2010 Volkswagen Tiguan
Base price: $23,200 – $31,550
As tested: $25,900
MPG: 18 city/24 highway
- Premium feeling compact crossover
- Excellent handling, comfortable ride
- Impressive crash test results
- Impressive crash test results
- Premium fuel and poor gas mileage
- No diesel or hybrid available
By Jim Prueter
Late arriving Tiguan nice but pricey
There’s an old axiom that says if you’re the last to arrive at a party, you’d better be the best dressed. And Volkswagen is a very late arrival to the compact vehicle party. It is a crossover — a utility vehicle built on a passenger-car platform rather than a truck frame — and shares a platform with the Golf and Passat.
When we say late we’re not talking about a year or two, more like a decade and a half? It was 1996 when Honda debuted its popular CR-V, ditto Toyota RAV4. One could speculate some of the delay could be attributed to the VW marketing department’s attempt to yet again come up with another odd name, which they’re fond of doing.
We love the cute names like Beetle and Rabbit, but honestly, Touareg? Routan? And now Tiguan, a name, we’re told, was devised by combining “tiger” with “iguana.”
The diminutive Tiguan joins a very competitive class occupied by the CR-V, RAV4, Mazda CX-7, Ford Escape, Nissan Rogue, Jeep Patriot, Hyundai Tucson and several others. Tiguan is the smallest in the class, roughly 7/8 the size of the others. But its saving grace is being one of the better choices.
Powered by a terrific 2.0-liter turbocharged four-cylinder engine, it produces 200-horsepower but returns a disappointing 18 miles per gallon in the city, 24 highway on recommended premium fuel. Buyers downsizing from full-sized SUVs to go smaller and thriftier are certainly looking for better fuel economy than that. It’s also a bit of a surprise that VW hasn’t committed to offering the Tiguan with a diesel, which would raise efficiency to the 30 mpg combined area.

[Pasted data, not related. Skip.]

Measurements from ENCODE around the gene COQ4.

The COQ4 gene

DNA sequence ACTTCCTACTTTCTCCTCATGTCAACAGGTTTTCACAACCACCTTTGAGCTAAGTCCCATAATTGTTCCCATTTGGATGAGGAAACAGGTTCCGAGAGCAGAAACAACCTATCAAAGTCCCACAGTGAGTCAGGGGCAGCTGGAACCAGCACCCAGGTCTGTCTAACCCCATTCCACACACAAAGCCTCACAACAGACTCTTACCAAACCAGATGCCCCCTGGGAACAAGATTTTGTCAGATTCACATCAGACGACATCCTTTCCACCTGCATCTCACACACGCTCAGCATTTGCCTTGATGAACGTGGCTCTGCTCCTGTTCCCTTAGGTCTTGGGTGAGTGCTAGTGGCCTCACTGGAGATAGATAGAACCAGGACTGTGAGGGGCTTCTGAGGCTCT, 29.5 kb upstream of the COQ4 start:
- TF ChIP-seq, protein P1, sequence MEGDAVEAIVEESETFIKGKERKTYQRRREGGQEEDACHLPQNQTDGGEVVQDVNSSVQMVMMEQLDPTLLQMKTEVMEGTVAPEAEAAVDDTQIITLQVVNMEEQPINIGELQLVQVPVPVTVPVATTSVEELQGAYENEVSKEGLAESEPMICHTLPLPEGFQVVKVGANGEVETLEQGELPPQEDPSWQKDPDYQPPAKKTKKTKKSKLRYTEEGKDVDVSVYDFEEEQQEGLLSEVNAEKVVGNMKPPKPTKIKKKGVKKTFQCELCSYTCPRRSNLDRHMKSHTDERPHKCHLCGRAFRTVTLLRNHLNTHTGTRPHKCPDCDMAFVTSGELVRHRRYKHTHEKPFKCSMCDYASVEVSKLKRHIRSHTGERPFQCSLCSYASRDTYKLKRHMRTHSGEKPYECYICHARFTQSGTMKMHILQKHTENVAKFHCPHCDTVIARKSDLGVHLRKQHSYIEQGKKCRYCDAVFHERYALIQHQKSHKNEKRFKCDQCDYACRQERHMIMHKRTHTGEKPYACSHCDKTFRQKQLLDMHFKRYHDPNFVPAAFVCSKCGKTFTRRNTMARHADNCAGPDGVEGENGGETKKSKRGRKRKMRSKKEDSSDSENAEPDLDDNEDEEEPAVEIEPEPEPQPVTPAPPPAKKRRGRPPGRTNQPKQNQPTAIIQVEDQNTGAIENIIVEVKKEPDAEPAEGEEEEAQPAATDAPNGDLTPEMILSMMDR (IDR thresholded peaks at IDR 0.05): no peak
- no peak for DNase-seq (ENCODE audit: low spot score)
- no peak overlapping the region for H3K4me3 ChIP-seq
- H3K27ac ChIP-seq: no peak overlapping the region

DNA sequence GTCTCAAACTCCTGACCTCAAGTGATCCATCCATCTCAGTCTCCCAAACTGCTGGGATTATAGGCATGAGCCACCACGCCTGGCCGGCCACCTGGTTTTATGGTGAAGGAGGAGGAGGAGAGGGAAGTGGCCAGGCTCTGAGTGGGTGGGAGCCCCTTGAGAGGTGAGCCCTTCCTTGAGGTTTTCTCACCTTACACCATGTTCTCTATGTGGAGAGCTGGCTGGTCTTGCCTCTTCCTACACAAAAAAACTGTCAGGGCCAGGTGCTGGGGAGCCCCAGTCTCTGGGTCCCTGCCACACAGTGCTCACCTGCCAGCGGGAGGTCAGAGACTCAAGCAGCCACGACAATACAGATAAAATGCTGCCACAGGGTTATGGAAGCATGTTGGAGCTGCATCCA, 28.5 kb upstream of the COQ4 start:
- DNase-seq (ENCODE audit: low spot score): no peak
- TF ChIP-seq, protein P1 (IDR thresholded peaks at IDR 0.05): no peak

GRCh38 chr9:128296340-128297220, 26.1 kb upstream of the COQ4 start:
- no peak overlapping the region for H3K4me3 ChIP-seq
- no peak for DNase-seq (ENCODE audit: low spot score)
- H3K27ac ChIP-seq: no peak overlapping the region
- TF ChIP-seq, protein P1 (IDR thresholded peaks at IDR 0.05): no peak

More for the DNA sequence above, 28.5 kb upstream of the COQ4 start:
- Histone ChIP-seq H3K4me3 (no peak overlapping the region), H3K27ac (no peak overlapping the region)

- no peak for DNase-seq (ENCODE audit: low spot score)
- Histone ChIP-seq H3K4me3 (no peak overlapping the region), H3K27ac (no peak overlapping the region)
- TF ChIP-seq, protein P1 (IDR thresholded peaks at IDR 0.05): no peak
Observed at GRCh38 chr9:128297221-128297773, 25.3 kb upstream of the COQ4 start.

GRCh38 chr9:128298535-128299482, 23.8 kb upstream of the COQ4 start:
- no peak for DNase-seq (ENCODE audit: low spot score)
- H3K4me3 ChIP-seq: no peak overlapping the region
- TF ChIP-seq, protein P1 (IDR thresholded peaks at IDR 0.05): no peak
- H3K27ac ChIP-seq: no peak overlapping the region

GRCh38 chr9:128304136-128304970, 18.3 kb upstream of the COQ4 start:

But with Tiguan already starting at $23,200, adding an additional $2000 or more for a diesel would push the base price to a significantly uncompetitive position; Patriot starts at $15,995 and Tucson at $18,995. Add an automatic transmission, navigation, full-length panoramic sunroof, and multimedia system with DVD and rear-view camera and Tiguan reaches $37,000 quickly.
But spending a week with Tiguan, we came to appreciate the attractive exterior styling that appears more upscale than its competitors. The interior is surprisingly roomy, with comfortable front seats, and rear seats that slide fore and aft, and recline. Decent head, hip and legroom provide a comfortable setting for most passengers. There are three headrests for rear-seat passengers.
With rear seats folded, cargo capacity expands to just over 56 cubic feet. There are bins on the outside edges of the rear seats, a double shelf in the center control stack to hold a cell phone, sunglasses or loose change, and slots in the doors for water bottles. The glove box has a place to hold a pen and clip a note pad.
We liked the look and layout of the dash, night-lit by an indigo glow, with slots for gate keys, large dials for audio and climate control systems. Build quality and materials areimpressive.
The ride and handling are traditionally German: firm yet composed with agility. The turbocharged four-cylinder engine is spirited and responsive. Steering is easy, parking a snap.
Tiguan is available in three trim levels: base S ($23,200), Wolfsburg ($27,750) and SEL ($31,550). All are available with front-wheel or all-wheel drive. The S comes standard with a six-speed manual; a six-speed automatic is optional ($1100). The automatic is standard on Wolfsburg and SEL models.
Safety features include dual front airbags, front side airbags, curtain side airbags, active front head restraints, tire-pressure monitoring system, anti-lock brakes with electronic brakeforce distribution and brake assist, traction and electronic stability control. Rear side airbags and review backup camera are options.
NHTSA awarded Tiguan the highest possible five-star rating in crash tests, and the Insurance Institute for Highway Safety gave it the highest possible “Good” rating.
Tiguan generally has a more premium feel than most compact crossovers, and we are impressed with the overall quality of fit, finish and materials. But it is also more expensive, falling somewhere between an economy compact crossover and a luxury compact crossover. Unless you absolutely require all-wheel drive, we recommend skipping this feature to help manage cost. Volkswagen includes three years of free scheduled maintenance and Tiguan is covered by a three-year/36,000-mile bumper-to-bumper and a five-year/60,000-mile limited powertrain warranty.